Holtsville Ecology Center

Holtsville, NY

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Ms. April Perry, Director
Holtsville Ecology Center
249 Buckley Road
Holtsville, NY 11742

December 15, 2022

Dear Ms. Perry,

I visited your ecology center and enjoyed seeing the animals. I am concerned, however, about the Lynx and the Bobcat that are in your care.

While looking at these cats and seeing their enclosures, it brought up several issues for me. First, and perhaps most importantly, the size of their enclosures are nowhere near what they should be.  While you may be following regulations set forth by NYS DEC or the USDA the reality is that those regulations do not take the cats’ true well-being into consideration.

These cats (bobcat and lynx) need space to run, jump and climb. Just as a human needs exercise to stay healthy, so do these cats. Additionally, they need different types of enrichment to keep their minds sharp and engaged so they do not develop depression or “zoochosis” (where the animal exhibits monotonous, obsessive or repetitive actions such as pacing back and forth). The only “enrichment” items I saw in their enclosures was some firehoses, steps, a tree stump and a small ball for the bobcat. Neither cat looked happy and, honestly, the bobcat looked depressed and stressed.

The cats don’t even have a place to hide from people if they don’t want to be seen. The tunnel leading from their enclosures to the night cages is not good enough. They should be able to be outside in the fresh air while still being able to hide and not be seen. The igloo you have in the Bobcat’s cage is not fully adequate. By nature, they are both solitary animals and I am sure that the number of visitors you have daily and the noise and yelling from excited children surely causes stress to the cats. You should have shrubbery, brush, etc. so these cats can make a choice as to whether they wish to be seen or not. As it is, they are forced to be on display because they have no place to go.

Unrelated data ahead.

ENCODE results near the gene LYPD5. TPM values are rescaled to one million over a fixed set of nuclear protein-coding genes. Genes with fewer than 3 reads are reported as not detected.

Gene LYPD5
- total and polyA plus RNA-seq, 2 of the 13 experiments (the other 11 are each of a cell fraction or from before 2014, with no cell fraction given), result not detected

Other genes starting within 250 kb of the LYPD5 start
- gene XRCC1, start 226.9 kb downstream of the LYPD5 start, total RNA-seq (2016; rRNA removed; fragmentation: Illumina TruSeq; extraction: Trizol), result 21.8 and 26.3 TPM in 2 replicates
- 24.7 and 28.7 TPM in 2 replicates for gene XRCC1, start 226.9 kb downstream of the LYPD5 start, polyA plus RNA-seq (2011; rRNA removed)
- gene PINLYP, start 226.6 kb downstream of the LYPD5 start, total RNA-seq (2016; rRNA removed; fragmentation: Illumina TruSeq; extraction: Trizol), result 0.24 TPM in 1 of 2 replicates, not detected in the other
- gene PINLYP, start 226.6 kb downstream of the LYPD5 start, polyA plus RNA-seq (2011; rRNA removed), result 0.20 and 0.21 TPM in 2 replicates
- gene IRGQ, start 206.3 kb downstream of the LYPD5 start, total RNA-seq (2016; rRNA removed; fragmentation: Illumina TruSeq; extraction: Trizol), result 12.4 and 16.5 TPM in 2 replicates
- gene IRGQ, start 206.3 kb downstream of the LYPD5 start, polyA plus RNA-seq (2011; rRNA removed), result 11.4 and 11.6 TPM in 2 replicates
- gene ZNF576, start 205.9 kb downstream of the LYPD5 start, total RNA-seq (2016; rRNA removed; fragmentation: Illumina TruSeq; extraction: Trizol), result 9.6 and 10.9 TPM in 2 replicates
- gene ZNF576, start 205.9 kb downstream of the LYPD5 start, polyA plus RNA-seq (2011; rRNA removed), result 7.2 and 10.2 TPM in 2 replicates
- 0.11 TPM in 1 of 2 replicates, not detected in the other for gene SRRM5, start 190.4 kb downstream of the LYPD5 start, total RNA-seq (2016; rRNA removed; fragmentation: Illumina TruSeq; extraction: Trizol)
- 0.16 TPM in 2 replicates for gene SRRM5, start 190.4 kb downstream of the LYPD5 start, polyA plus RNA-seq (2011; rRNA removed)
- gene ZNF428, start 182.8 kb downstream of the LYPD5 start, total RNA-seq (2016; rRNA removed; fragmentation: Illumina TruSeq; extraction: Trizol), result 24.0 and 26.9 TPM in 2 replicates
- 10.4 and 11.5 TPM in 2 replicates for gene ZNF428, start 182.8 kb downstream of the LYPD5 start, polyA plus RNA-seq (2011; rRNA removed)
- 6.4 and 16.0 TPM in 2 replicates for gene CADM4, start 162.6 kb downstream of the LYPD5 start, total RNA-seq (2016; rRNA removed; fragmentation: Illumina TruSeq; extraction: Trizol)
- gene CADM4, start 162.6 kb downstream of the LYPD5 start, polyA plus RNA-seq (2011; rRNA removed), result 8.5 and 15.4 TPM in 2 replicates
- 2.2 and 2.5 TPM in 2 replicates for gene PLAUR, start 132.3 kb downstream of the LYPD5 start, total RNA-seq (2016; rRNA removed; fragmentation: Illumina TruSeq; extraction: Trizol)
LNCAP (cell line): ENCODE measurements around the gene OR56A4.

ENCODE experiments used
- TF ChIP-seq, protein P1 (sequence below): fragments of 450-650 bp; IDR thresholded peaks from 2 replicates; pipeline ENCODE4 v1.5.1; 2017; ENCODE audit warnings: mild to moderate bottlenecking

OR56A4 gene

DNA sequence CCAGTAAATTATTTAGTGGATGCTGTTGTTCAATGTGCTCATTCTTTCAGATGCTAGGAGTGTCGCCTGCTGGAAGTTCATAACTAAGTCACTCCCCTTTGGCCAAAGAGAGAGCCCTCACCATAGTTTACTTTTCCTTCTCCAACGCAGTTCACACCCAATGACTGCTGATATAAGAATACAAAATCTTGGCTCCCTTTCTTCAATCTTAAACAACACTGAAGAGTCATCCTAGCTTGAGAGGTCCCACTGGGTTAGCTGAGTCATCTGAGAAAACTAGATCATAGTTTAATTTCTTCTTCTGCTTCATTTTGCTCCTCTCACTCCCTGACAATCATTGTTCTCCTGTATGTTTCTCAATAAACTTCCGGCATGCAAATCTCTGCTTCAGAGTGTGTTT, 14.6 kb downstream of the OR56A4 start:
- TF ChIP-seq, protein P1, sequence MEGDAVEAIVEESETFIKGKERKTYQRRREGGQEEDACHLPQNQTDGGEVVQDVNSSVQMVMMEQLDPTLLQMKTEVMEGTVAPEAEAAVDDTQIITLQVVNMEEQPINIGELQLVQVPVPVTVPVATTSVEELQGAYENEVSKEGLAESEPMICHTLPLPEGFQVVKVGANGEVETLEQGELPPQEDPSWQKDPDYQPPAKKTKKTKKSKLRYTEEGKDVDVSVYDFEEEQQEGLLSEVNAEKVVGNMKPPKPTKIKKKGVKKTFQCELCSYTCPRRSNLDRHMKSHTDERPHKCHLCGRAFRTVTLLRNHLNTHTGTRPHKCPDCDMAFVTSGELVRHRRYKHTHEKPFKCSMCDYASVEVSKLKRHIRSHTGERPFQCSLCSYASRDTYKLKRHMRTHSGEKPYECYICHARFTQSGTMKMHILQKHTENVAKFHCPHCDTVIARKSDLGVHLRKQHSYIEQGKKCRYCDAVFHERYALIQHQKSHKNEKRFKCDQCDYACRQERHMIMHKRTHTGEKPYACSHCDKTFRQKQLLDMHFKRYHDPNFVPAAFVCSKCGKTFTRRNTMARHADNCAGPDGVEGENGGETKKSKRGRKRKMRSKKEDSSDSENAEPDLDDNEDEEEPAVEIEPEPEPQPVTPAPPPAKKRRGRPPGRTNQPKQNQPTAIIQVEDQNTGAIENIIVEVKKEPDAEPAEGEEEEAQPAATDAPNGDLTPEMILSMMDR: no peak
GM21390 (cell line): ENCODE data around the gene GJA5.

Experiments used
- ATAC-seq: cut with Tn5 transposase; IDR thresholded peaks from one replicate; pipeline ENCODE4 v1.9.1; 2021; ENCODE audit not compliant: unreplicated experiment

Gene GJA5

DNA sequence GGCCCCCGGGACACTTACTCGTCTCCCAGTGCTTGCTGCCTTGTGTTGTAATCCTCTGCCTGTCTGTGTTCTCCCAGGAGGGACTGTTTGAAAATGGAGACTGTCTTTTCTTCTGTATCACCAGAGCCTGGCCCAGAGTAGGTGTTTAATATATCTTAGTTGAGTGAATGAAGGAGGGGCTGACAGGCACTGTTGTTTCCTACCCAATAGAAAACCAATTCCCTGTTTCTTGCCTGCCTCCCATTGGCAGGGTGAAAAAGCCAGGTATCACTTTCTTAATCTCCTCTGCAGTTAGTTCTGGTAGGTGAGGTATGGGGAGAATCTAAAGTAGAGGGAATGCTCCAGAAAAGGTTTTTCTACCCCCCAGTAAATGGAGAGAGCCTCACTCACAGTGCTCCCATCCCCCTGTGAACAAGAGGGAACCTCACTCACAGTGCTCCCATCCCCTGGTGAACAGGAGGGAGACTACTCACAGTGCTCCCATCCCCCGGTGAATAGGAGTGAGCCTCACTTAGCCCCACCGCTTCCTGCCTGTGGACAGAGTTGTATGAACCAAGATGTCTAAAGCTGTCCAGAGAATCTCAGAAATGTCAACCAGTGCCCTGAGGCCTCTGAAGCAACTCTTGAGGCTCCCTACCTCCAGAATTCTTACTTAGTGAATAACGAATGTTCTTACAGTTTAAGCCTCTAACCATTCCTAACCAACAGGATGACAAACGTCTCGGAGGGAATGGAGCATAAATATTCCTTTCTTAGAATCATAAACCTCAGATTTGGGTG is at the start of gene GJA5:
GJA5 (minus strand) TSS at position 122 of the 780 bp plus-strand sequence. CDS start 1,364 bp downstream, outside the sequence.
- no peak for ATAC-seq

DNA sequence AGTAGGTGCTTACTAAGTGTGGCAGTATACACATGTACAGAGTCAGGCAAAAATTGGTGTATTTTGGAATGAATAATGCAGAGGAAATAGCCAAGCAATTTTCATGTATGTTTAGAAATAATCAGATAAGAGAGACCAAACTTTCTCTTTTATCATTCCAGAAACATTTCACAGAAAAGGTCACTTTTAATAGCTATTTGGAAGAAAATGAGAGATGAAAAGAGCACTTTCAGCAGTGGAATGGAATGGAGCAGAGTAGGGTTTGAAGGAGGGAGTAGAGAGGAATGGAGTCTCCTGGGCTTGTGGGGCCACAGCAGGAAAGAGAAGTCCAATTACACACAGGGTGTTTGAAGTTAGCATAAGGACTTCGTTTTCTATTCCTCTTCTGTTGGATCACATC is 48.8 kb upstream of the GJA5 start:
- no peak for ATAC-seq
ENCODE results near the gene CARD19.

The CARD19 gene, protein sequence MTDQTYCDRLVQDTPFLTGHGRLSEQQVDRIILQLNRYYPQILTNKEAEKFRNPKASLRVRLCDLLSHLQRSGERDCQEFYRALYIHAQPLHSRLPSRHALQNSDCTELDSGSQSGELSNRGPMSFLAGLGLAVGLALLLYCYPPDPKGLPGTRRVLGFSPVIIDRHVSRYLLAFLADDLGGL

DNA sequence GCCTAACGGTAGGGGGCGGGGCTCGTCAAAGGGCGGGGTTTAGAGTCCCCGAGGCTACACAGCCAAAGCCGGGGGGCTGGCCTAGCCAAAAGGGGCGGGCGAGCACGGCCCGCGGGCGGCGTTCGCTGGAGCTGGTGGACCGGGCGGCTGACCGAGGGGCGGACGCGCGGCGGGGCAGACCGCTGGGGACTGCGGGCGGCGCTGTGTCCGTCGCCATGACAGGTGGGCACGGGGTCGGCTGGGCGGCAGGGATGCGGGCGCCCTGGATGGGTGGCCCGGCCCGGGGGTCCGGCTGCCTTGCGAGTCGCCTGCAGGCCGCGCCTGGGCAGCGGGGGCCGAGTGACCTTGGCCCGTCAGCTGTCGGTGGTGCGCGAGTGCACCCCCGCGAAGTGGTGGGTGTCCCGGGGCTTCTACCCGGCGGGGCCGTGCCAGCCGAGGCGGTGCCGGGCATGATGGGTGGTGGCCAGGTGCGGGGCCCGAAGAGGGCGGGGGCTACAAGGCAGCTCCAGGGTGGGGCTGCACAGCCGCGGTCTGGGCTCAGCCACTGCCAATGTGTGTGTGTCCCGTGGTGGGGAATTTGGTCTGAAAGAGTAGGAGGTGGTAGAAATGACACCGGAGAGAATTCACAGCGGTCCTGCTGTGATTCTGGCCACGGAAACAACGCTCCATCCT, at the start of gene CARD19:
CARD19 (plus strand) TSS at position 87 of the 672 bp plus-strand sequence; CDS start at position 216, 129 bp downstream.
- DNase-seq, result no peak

While it is exciting and “cool” for some people that there is a lynx and a bobcat on Long Island for people to see, I think you should consider the best interest of the cats. You can do this by arranging the transfer these cats to a GFAS sanctuary so they can be as wild as possible while still being in captivity (since they can never be released into the wild). A GFAS sanctuary will provide these cats with the space they need as well as the proper care, nutrition, safety and respect that they deserve.

I do commend your organization for educating children about farm animals and other wildlife.  However, I don’t think it’s a good idea to give children the impression that exotic cats belong in small enclosures for the entertainment of the public and being in small cages. The cages they are in are so small and really no different than being in someone’s house or apartment (as these two likely were before being given to your facility). These cats belong in a sanctuary where they can live as close to a normal life as possible.

I have attached fact sheets about Eurasian Lynx and Bobcats as well as information about the GFAS, what is considered a true sanctuary and a listing of GFAS sanctuaries for exotic cats in the US so you can contact a sanctuary and transfer these beautiful cats to them. They deserve a decent life and only a true sanctuary can provide that for them.

Thank you and I look forward to hearing from you.Sincerely, Diane Williams